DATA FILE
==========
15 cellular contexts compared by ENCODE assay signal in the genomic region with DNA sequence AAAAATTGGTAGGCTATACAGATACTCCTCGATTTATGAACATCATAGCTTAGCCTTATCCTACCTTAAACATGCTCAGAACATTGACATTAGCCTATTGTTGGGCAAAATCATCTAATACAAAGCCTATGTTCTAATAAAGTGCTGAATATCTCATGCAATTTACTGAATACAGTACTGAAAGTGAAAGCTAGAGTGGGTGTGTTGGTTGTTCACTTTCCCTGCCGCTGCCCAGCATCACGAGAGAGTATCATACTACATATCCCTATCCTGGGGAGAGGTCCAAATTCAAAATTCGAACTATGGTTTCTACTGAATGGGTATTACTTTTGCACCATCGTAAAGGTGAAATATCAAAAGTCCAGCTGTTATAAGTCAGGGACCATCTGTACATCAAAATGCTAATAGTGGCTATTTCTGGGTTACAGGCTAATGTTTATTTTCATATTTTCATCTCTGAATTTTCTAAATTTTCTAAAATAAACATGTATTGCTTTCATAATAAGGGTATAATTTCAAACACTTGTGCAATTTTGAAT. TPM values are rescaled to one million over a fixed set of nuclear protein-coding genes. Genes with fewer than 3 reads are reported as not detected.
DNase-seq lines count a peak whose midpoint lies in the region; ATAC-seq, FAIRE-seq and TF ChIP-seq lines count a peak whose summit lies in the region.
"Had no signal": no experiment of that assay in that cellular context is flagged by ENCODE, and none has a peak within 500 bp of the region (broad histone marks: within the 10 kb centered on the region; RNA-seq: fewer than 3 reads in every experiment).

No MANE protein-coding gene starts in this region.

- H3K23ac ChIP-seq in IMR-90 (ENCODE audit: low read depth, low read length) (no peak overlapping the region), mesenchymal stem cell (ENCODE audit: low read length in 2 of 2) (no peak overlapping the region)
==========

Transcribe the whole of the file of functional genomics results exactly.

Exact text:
15 cellular contexts compared by ENCODE assay signal in the genomic region with DNA sequence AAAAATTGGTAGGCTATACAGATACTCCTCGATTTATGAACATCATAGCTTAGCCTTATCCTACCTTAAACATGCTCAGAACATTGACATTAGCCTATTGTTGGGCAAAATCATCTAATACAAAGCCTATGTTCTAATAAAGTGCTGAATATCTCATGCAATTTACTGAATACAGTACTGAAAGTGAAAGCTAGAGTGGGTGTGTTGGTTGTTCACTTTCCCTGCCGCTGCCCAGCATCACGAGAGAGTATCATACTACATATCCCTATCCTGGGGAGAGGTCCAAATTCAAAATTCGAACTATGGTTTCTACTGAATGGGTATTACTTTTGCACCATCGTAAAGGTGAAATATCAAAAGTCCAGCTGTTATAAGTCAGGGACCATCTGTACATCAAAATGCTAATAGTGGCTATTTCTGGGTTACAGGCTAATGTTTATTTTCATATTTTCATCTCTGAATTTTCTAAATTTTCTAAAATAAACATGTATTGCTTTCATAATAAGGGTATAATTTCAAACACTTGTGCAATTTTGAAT. TPM values are rescaled to one million over a fixed set of nuclear protein-coding genes. Genes with fewer than 3 reads are reported as not detected.
DNase-seq lines count a peak whose midpoint lies in the region; ATAC-seq, FAIRE-seq and TF ChIP-seq lines count a peak whose summit lies in the region.
"Had no signal": no experiment of that assay in that cellular context is flagged by ENCODE, and none has a peak within 500 bp of the region (broad histone marks: within the 10 kb centered on the region; RNA-seq: fewer than 3 reads in every experiment).

No MANE protein-coding gene starts in this region.

- H3K23ac ChIP-seq in IMR-90 (ENCODE audit: low read depth, low read length) (no peak overlapping the region), mesenchymal stem cell (ENCODE audit: low read length in 2 of 2) (no peak overlapping the region)